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In the context of a New Keynesian Model (NKM) with imperfect competition, the aggregate demand for good can be represented using Dixit-Stiglitz aggregator $$C_t=\Bigg(\sum^1_0C_t(i)^{\varepsilon-1\over \varepsilon}\;di\Bigg)^{\varepsilon\over\varepsilon-1}$$ where $\varepsilon$ is the substitutability of intermediate goods and which determines the "market power" of monopolistically competitive firms. Theoretically speaking, if $\varepsilon \to \infty$, the price markup in the product market, i.e. $\mathcal{M}={\varepsilon\over \varepsilon-1}$, approaches unity and the market is perfectly competitive while goods are perfect substitutes. From Gali (2008), and other articles on NKM that uses calibration techniques, $\varepsilon$ is usually within range 6 to 10 which translates to an average markup of 1.2 to 1.1 or a 20-10% markup over marginal costs.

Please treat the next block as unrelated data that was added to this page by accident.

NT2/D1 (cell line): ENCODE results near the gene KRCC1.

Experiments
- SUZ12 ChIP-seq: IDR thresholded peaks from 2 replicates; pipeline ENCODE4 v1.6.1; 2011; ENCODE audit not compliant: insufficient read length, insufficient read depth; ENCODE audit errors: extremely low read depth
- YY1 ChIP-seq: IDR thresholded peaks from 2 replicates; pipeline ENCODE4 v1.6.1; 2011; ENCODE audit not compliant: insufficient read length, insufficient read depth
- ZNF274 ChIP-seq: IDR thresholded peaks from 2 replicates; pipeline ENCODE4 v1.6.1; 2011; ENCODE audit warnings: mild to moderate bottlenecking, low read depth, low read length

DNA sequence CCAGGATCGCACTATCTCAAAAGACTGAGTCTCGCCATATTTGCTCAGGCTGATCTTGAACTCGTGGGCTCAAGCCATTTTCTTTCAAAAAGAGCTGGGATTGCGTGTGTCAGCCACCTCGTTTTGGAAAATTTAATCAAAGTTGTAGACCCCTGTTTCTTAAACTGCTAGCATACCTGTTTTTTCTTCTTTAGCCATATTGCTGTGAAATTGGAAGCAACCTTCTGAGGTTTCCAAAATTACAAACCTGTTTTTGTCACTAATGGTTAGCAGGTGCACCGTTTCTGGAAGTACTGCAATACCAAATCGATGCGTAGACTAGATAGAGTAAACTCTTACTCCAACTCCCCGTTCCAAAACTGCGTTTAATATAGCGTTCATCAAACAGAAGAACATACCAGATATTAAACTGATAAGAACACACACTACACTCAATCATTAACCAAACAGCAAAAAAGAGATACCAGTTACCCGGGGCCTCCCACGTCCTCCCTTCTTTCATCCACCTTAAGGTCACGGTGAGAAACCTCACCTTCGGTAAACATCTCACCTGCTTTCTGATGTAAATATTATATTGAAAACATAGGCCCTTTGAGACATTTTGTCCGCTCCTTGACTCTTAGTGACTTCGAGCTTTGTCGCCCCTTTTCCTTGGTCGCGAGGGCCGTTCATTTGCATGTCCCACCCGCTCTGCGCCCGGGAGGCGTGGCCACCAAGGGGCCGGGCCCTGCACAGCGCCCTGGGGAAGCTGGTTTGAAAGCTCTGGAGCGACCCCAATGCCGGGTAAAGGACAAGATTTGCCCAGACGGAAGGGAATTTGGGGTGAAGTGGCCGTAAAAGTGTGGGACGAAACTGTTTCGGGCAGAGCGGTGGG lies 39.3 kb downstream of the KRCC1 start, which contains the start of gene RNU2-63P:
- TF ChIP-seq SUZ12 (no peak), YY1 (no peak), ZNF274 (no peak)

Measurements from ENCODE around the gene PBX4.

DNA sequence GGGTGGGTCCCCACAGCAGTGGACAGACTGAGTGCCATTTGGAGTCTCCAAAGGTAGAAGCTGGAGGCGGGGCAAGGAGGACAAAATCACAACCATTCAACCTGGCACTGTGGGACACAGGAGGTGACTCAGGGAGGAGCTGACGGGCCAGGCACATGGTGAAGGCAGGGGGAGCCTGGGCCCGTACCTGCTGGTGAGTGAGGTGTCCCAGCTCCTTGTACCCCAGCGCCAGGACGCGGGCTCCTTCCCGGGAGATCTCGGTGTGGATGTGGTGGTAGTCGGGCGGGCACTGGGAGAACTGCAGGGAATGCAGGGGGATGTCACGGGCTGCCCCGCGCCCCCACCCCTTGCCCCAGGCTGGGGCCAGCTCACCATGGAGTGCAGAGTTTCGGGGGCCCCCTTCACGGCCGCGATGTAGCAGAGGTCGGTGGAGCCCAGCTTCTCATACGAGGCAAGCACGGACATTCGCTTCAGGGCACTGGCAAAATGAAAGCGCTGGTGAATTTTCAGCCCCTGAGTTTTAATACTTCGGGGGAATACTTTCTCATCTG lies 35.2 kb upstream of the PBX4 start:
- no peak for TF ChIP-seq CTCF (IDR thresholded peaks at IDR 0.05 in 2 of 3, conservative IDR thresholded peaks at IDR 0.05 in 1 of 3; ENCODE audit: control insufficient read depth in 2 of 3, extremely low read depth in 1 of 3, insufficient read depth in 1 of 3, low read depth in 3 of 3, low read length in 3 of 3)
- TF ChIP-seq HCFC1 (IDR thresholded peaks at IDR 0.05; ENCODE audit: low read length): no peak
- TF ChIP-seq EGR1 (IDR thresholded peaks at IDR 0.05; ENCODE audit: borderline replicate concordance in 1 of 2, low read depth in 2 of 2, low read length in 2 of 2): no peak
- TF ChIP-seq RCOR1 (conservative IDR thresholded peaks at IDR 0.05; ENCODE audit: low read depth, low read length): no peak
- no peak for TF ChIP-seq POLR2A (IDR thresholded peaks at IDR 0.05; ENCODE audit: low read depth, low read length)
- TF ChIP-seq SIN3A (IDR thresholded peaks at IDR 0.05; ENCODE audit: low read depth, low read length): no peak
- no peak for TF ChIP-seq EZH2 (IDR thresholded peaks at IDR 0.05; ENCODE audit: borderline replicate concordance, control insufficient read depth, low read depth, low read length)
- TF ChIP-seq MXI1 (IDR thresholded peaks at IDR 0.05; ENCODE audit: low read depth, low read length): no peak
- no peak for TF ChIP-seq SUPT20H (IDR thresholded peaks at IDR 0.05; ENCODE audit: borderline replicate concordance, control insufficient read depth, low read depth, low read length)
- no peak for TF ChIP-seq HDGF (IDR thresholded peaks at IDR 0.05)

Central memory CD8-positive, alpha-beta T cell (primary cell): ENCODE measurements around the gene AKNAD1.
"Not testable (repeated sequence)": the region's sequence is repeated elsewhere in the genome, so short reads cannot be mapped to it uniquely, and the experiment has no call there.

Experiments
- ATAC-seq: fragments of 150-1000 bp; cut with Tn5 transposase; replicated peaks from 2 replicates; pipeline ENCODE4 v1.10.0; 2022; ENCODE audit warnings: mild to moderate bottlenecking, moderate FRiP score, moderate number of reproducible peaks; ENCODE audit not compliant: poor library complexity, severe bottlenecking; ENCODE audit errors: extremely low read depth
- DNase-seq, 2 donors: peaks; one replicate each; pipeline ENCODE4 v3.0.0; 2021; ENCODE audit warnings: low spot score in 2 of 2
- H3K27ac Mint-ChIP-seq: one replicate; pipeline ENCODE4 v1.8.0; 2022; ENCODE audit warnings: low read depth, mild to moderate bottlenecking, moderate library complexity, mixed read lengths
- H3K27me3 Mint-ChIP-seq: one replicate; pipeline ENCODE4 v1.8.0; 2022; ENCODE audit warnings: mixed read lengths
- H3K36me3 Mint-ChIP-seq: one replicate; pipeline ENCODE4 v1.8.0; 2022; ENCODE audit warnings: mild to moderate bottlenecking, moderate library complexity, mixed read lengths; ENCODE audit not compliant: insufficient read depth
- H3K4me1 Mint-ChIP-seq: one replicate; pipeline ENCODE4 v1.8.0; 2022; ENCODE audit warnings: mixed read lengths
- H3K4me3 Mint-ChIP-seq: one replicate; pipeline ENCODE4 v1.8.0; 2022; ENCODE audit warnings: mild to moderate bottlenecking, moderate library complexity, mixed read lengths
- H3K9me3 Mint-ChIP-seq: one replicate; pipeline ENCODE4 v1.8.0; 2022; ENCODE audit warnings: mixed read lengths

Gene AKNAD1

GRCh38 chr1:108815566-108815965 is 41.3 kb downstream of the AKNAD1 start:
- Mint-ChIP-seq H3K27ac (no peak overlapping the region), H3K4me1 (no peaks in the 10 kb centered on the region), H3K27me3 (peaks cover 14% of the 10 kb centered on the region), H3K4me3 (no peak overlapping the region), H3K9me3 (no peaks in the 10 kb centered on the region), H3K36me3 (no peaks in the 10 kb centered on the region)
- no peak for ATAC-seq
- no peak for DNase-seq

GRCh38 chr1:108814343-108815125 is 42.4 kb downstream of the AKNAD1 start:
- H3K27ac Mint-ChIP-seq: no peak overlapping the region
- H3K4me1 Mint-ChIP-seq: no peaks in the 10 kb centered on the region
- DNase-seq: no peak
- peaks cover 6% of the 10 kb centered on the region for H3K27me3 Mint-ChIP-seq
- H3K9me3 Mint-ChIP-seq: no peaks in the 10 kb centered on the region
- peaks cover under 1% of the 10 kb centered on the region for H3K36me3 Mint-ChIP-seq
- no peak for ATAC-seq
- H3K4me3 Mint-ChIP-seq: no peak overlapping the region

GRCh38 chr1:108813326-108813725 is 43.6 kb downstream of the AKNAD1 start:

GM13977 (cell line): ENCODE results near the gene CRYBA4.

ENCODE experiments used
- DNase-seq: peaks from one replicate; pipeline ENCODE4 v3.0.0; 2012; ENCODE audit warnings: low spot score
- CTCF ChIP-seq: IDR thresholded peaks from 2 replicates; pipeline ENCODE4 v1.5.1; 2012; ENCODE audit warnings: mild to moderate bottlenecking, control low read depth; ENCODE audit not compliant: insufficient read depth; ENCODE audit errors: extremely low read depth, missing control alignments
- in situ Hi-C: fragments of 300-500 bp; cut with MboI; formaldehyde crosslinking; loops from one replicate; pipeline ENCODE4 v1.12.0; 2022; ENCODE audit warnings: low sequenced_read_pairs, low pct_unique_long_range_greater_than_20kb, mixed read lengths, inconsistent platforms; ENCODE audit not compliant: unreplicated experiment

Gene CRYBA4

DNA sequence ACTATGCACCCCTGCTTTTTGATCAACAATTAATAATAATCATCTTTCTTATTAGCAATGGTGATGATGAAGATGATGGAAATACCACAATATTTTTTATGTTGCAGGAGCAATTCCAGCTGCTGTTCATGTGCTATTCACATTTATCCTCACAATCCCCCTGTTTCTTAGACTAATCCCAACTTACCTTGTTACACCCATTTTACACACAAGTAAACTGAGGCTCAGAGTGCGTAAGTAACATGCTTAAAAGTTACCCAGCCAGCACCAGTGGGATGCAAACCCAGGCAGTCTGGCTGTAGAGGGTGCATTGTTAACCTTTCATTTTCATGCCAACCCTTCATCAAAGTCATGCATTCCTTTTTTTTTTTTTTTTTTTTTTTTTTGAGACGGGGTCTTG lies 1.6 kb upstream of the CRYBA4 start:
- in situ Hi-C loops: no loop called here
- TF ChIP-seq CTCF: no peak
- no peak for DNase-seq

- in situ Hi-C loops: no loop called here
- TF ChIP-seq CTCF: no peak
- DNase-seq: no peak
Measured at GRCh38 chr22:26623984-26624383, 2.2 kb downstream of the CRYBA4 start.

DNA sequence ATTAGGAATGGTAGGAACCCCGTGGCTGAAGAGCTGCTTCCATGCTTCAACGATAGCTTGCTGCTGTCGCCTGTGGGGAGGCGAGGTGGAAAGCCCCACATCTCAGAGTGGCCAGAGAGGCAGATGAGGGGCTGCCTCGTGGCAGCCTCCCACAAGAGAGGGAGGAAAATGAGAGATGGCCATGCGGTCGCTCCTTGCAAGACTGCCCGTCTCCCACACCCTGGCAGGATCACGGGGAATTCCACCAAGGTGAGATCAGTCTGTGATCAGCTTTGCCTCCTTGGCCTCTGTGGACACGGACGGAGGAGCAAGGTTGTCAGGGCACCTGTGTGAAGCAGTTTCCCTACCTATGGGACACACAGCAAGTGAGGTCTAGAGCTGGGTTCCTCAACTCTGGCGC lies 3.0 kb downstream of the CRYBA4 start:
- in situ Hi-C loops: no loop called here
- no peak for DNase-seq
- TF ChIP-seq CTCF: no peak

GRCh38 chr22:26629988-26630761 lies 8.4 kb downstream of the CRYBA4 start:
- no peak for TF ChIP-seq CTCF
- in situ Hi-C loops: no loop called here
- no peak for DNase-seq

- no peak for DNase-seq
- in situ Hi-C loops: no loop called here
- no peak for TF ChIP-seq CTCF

However, it is a bit unclear to me as to how the value of $\varepsilon$ is chosen, which leads to my question: what is a "sensible" value of $\varepsilon$ for a highly competitive market? And what about imperfectly competitive market with few major firms?

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    $\begingroup$ Hi. Welcome to Econ Stack Exchange. Try not to use abbreviations (like NKM) unless you first define them. This helps with discoverability with search engines, not to mention the average reader. $\endgroup$
    – jmbejara
    Apr 6 at 15:44
  • $\begingroup$ Thank you, I'll keep that in mind and modify it $\endgroup$
    – Rei
    Apr 6 at 18:35

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